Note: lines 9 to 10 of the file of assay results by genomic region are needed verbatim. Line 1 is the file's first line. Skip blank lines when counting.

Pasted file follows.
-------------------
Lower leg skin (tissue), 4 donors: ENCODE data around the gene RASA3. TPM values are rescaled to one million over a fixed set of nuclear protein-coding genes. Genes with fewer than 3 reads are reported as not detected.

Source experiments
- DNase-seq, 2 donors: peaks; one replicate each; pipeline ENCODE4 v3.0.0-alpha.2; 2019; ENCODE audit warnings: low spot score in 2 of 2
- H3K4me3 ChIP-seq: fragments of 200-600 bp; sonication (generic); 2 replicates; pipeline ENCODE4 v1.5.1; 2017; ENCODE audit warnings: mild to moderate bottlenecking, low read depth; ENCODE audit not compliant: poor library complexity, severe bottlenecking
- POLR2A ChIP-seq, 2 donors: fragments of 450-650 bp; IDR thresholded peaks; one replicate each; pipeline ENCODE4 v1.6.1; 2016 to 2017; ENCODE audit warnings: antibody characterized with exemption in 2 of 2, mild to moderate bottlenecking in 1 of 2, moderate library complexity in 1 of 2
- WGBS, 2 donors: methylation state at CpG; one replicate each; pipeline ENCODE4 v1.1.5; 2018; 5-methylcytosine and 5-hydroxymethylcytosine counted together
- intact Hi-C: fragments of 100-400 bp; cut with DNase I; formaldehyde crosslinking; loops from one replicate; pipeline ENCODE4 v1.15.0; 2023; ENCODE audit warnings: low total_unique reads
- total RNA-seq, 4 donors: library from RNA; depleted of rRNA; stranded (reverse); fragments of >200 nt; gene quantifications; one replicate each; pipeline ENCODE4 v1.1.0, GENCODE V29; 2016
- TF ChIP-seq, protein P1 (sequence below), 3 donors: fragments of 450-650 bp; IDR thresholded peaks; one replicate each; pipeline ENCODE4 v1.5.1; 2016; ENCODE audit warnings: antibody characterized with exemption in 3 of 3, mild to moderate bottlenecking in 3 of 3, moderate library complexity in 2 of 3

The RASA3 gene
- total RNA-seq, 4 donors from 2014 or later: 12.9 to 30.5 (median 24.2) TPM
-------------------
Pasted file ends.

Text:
- TF ChIP-seq, protein P1 (sequence below), 3 donors: fragments of 450-650 bp; IDR thresholded peaks; one replicate each; pipeline ENCODE4 v1.5.1; 2016; ENCODE audit warnings: antibody characterized with exemption in 3 of 3, mild to moderate bottlenecking in 3 of 3, moderate library complexity in 2 of 3

The RASA3 gene